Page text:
Columbia Forest Products
What are the favorite woods for components, cabinets and furniture? Here are some species earning high praise.
Rare Veined Ziricote
Rick Banas, vice president at Interwood Forest Products, Div. of Fritz Kohl Veneer, named ziricote as his favorite wood. “There are many species which can be found not only in different countries, but also on different continents. But then, there are other species which are growing exclusively in certain regions or areas of a country. Ziricote falls into the latter category and is by far one of the most ornamental species of the world,” said Banas.
“This species from the Yucatan Peninsula has the grain of a Rio Palisander, the color of an ebony, and complex veining like no other species could possibly provide. Its rarity and unique characteristics make this a favorite of ours as well as that of designers and architects from around the world.”
Cypress: A Bald Beauty
Asked for his favorite wood, Jimmy Krantz, owner of Krantz Recovered Wood, said it would have to be bald cypress. “I have been working with it since I was a kid in my father’s cypress lumber business. Over the years, I’ve used cypress from today’s forests and those of ancient, virgin growth forests. It has such a beautiful look, smell, is very easy to cut, plane, sand, paint, stain, and varnish.”
Krantz added that cypress trees are part of his heritage. “My grandfather and father grew up in south central Louisiana, where they logged some of those virgin growth trees. It is a connection to my past — I’m quite partial to it.”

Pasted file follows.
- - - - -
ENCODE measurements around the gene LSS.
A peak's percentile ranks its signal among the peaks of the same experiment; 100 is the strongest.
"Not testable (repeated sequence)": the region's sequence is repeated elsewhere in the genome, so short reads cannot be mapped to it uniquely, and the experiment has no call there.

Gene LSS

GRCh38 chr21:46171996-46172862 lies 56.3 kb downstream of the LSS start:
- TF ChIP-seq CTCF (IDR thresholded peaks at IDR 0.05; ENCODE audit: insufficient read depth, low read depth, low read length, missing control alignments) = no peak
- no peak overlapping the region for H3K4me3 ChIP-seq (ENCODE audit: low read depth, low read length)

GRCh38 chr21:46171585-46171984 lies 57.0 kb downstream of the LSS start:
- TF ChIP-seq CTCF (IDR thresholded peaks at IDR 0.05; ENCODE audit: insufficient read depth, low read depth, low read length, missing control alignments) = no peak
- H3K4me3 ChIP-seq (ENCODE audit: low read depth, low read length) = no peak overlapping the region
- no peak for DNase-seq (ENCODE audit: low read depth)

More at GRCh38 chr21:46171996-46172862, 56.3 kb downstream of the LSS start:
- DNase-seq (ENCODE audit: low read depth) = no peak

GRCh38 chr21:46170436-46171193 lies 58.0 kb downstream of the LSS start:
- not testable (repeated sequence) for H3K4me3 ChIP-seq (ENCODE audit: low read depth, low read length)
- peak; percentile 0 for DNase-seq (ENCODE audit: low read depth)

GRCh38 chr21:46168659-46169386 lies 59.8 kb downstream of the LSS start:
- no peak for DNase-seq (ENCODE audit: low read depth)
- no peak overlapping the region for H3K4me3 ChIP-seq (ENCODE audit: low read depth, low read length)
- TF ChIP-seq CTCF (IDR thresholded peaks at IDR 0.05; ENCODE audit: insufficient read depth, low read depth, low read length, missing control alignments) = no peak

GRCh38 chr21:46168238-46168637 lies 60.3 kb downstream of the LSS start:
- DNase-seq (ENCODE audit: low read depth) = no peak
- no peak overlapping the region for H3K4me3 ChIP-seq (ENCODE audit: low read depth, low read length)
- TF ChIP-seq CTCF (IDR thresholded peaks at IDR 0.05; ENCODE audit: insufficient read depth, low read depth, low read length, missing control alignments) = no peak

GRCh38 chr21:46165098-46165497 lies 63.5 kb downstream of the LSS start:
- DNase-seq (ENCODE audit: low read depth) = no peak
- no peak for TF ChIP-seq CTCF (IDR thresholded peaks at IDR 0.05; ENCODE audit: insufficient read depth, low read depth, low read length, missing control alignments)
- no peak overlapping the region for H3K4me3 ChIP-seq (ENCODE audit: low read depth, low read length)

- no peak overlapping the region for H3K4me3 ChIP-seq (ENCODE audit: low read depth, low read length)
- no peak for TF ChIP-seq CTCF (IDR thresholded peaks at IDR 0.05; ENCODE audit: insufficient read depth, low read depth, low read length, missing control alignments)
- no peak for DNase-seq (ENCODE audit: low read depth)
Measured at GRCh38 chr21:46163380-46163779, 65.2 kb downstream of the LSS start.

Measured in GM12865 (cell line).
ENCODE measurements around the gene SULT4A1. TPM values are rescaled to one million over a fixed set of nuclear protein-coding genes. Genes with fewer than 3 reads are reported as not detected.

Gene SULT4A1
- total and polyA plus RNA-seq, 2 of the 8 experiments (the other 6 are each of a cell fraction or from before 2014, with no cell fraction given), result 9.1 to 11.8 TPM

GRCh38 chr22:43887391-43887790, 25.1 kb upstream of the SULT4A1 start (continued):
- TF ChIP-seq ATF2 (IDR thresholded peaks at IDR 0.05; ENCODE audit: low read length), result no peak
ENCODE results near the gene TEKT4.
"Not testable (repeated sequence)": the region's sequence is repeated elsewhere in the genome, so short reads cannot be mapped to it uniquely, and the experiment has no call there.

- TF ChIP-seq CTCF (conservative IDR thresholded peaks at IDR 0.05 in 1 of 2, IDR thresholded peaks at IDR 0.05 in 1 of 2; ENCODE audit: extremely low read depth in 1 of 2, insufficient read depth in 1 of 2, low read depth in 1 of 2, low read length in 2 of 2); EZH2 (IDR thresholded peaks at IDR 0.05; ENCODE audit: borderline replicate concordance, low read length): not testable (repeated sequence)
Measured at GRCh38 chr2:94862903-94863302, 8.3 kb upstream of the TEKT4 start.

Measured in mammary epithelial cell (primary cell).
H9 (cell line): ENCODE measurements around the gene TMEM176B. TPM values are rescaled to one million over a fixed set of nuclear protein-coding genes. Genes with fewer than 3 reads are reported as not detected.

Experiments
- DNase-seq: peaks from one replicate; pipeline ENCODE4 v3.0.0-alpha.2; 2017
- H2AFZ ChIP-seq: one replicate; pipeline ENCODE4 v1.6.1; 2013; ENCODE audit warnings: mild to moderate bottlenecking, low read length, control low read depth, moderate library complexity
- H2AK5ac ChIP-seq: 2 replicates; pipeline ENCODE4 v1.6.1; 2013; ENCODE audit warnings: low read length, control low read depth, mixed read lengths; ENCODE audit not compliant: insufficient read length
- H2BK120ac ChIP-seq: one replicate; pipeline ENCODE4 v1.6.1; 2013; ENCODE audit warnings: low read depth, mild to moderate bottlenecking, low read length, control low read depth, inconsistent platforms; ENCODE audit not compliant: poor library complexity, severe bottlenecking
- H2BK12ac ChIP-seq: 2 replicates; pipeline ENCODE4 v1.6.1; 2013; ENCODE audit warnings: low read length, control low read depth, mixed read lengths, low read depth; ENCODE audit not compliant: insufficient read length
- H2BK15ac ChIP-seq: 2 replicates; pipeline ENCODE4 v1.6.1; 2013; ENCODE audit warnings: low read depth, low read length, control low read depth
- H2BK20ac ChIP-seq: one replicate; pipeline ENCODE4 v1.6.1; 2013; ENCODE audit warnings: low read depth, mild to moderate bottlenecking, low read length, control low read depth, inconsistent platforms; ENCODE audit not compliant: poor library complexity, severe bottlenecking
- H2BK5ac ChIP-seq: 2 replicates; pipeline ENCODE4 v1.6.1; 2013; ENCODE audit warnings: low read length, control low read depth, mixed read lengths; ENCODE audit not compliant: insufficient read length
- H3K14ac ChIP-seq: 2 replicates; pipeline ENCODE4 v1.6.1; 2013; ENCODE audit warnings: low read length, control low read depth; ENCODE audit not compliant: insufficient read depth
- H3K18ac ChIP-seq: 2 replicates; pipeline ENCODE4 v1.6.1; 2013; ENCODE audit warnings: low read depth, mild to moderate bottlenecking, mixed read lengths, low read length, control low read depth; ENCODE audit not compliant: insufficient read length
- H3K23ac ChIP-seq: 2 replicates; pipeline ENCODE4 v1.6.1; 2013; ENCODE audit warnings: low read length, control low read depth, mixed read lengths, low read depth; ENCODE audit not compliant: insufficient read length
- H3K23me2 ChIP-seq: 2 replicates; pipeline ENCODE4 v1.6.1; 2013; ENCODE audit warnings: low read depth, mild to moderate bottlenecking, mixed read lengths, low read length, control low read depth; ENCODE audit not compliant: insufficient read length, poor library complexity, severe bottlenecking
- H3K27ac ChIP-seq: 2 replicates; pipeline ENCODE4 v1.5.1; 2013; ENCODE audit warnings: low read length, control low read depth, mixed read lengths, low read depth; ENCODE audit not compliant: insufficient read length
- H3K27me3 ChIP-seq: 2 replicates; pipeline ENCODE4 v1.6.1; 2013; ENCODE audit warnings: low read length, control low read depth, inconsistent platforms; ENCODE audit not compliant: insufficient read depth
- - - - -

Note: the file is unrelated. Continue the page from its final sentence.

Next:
Krantz said his second favorite wood is longleaf pine, also known as antique heart pine. “Having just moved from New Orleans after 10 years there, I saw just how amazing longleaf pine is. Longleaf pine flooring and framing in the thousands of old homes and buildings in New Orleans performed with flying colors even as Mother Nature drowned the city in 2 to 12 feet of water. I can’t tell you how many customers came to our lumberyard and told us of their original 100+ year old longleaf pine floors, which were submerged for two to three weeks, dried out when the water receded from their homes and were good as new after refinishing.”
Kevin Crisp, national accounts manager at Columbia Forest Products, named maple as a favorite, based on customer interest. “We’ve noticed a real increase in the popularity of maple for hardwood plywood over the last decade. The tight grain and light color make it very desirable for cabinets, built-ins, furniture and many other applications. Maple takes finish very well, from light to darker stains.”